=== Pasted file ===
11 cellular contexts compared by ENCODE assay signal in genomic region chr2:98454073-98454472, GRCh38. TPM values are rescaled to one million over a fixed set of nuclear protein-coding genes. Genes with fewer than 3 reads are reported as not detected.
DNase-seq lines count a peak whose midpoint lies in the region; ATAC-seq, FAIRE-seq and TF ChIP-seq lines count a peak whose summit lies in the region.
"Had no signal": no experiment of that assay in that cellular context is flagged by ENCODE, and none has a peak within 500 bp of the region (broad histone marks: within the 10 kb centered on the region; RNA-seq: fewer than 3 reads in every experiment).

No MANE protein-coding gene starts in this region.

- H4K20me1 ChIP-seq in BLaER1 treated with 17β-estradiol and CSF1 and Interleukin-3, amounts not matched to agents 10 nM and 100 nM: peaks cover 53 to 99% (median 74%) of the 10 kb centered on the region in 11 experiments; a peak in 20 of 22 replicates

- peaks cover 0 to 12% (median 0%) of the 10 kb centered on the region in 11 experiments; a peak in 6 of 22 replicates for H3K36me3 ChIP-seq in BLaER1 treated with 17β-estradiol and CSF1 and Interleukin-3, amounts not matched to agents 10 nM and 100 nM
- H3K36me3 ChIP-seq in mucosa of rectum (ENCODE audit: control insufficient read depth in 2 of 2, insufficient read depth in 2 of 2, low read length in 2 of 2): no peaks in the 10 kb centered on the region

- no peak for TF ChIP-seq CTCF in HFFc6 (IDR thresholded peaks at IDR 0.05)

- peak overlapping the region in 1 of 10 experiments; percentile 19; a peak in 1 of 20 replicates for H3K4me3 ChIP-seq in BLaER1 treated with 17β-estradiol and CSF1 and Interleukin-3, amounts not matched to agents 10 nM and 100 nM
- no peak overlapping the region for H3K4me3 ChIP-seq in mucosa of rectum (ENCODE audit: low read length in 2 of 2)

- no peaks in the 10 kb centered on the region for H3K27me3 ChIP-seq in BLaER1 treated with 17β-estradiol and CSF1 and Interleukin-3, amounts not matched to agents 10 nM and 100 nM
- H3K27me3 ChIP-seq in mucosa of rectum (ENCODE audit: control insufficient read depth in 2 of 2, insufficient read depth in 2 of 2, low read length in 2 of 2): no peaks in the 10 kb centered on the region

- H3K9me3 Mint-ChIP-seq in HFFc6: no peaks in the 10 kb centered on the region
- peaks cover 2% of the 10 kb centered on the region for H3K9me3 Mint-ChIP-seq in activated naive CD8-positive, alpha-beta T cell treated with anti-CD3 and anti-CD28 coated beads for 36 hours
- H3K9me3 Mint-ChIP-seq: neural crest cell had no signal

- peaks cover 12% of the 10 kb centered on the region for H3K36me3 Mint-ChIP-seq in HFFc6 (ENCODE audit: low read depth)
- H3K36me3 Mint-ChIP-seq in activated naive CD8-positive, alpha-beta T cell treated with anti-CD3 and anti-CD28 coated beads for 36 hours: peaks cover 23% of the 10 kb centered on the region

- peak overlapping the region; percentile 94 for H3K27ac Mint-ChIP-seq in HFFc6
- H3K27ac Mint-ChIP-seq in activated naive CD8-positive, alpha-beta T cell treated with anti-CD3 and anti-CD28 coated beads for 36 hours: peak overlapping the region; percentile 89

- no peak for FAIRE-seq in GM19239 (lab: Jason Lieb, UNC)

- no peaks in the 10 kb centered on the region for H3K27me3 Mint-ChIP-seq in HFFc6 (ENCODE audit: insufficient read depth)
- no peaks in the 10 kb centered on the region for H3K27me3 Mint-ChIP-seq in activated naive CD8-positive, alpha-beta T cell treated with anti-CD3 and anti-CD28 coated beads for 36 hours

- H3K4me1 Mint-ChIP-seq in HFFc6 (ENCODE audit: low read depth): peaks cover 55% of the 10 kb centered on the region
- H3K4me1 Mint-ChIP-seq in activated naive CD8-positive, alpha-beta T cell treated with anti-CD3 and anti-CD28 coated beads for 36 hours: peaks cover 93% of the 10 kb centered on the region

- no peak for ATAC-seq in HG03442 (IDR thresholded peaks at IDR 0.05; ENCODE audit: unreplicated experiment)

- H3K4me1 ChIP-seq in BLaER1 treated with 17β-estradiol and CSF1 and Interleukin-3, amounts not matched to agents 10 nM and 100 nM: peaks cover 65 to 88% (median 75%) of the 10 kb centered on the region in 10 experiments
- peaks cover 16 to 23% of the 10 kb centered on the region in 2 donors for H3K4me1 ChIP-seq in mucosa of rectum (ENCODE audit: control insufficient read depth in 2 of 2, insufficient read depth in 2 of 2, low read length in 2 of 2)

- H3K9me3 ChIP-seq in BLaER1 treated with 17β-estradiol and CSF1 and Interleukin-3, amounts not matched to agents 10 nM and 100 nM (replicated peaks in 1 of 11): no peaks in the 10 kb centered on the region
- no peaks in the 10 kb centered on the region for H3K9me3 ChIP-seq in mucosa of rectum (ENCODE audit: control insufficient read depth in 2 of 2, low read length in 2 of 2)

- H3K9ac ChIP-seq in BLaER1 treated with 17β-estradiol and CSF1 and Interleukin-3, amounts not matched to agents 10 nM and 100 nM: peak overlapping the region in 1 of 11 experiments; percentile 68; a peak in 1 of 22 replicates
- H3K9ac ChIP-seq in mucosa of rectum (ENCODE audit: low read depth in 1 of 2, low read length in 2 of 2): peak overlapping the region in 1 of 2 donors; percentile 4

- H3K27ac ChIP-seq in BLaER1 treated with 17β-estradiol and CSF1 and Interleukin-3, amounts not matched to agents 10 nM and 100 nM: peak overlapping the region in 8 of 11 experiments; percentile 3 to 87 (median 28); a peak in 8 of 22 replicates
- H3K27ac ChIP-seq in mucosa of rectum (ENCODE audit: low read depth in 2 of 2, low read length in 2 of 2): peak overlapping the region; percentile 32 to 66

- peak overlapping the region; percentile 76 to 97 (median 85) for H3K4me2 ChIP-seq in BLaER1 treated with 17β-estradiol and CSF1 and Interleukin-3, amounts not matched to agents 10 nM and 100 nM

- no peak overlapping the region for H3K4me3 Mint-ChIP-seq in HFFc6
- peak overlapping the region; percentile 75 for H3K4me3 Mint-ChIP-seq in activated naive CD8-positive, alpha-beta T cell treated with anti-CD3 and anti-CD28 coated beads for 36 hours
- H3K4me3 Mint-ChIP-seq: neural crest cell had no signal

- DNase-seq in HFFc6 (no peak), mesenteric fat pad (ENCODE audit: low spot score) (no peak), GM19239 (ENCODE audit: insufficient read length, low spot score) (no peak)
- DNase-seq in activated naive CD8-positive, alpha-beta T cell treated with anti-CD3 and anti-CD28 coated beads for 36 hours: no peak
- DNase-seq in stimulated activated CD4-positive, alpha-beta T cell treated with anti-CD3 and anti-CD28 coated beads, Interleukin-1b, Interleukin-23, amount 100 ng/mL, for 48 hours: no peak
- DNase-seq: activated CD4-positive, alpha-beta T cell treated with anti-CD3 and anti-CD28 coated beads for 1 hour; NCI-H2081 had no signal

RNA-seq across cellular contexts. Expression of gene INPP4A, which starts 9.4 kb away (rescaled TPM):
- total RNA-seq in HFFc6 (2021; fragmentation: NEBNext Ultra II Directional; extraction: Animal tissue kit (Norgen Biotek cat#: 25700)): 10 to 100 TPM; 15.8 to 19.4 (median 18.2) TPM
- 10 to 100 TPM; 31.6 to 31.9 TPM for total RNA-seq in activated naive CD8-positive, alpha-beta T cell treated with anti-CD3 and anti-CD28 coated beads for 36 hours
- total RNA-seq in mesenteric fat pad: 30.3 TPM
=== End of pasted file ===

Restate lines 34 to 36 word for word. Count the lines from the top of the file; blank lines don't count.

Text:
- peak overlapping the region; percentile 76 to 97 (median 85) for H3K4me2 ChIP-seq in BLaER1 treated with 17β-estradiol and CSF1 and Interleukin-3, amounts not matched to agents 10 nM and 100 nM

- no peak overlapping the region for H3K4me3 Mint-ChIP-seq in HFFc6
- peak overlapping the region; percentile 75 for H3K4me3 Mint-ChIP-seq in activated naive CD8-positive, alpha-beta T cell treated with anti-CD3 and anti-CD28 coated beads for 36 hours